A quick pop at the open fizzled Thursday as economic data cast a shadow over the market and some better-than-expected earnings.
Today's wobbly start followed a turbulent session Wednesday that left the Dow down about 1 percent. The tech-heavy Nasdaq, however, eked out a gain of 0.1 percent.
“We need about two to four weeks to recharge the batteries of the market … then we’ll be ready for the next leg higher,” Paul Schatz, president of Heritage Capital, told CNBC.
Existing-home sales dropped 3 percentto a 4.57 million annual rate in March, much lower than the 4.7-percent pace expected. February was downwardly revised to a 4.71 million pace.
And the Labor Department reported that initial jobless claims rose by 27,000last week. The four-week moving average declined slightly but continuing claims shot up to a record 6.137 million.
Most of the earnings of the past two days came in better than expected, which helped curb stocks' losses somewhat.
Apple shares rose after the technology giant late Wednesday delivered solid earnings, which showed sales of iPhones and iPods topped forecasts.
Fifth Third also beat expectations, with a loss of 4 cents a share. Analysts had expected a more severe 27-cent loss.
Online auctioneer eBay reported its earnings fell but still beat expectations.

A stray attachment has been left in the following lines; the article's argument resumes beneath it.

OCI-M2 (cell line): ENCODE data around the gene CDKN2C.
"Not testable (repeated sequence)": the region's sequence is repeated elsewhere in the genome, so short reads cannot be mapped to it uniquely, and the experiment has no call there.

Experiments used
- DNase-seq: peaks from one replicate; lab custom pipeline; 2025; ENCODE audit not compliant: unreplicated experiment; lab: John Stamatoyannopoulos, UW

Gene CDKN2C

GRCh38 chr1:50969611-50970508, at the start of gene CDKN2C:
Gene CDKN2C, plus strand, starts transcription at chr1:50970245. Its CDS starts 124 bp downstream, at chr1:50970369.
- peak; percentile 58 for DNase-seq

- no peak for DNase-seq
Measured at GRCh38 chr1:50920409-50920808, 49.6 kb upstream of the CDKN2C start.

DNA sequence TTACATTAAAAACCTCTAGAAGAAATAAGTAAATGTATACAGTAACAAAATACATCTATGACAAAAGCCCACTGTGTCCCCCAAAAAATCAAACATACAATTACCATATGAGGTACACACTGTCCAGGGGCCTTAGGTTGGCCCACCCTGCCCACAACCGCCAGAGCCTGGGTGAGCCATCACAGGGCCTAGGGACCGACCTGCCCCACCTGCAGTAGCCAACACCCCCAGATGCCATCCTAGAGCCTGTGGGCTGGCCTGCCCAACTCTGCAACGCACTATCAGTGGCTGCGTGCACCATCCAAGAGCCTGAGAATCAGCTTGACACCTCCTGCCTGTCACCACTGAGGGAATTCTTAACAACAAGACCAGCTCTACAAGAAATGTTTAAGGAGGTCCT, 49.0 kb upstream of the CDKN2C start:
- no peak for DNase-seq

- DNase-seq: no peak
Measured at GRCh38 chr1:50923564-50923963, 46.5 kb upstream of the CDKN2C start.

Defense contractor Raytheon said its profit grew 14 percent in the first quarter.
Hershey reported its earnings rose more than expected, helped by price increases and market-share gains.
Radio Shack also beat earnings expectations, after a dismal fourth quarter, helped by sales of digital-converter boxes.
But United Parcel Service, a bellwether for the economy, missed analysts' target. The package-delivery giant said the weak economy was dampening demand for the delivery service.
General Electric shares climbed after a contentious shareholder meeting in which shareholders blastede CEO Jeff Immelt for the 68-percent dividend cut. GE is the parent of CNBC.
The auto sector remained in flux as the government wrangled with the struggling sector. US taxpayers are now likely to own a large stake inGeneral Motors as the government could convert a $13.4 billion loan into common stock. The move could reduce the company's debt burden.
Meanwhile, Chrysler’sloans could also be converted into stock under Treasury plans, sources told Reuters. The Treasury offered the lenders $1.5 billion of first-lien debt and a 5 percent equity stake in the company in exchange for about $7 billion of debt they currently hold, according to the sources.
And Fiat is apparently in talks to buy GM's Opel unit, though that is contingent on the outcome of its talks with Chrysler, the Wall Street Journal reported.
Among the other buzz in the market, Bank of America CEO Ken Lewis claims to have come under pressure from Federal Reserve Chairman Ben Bernanke and former Treasury Secretary Henry Paulson to keep quiet about the problems at Merrill Lynch and BofA, the Wall Street Journal reported.
Johnson & Johnson shares fell even as the consumer-products company raised its dividend by 6.5 percent to 49 cents a share from 46 cents a share.
Still to Come:
THURSDAY: Existing-home sales; Earnings from Microsoft, Amazon, AmEx and Burlington Northern after the bell
FRIDAY: G-7 meeting in Washington; durable-goods orders; new-home sales; Earnings from 3M, Honeywell, Schlumberger and Xerox
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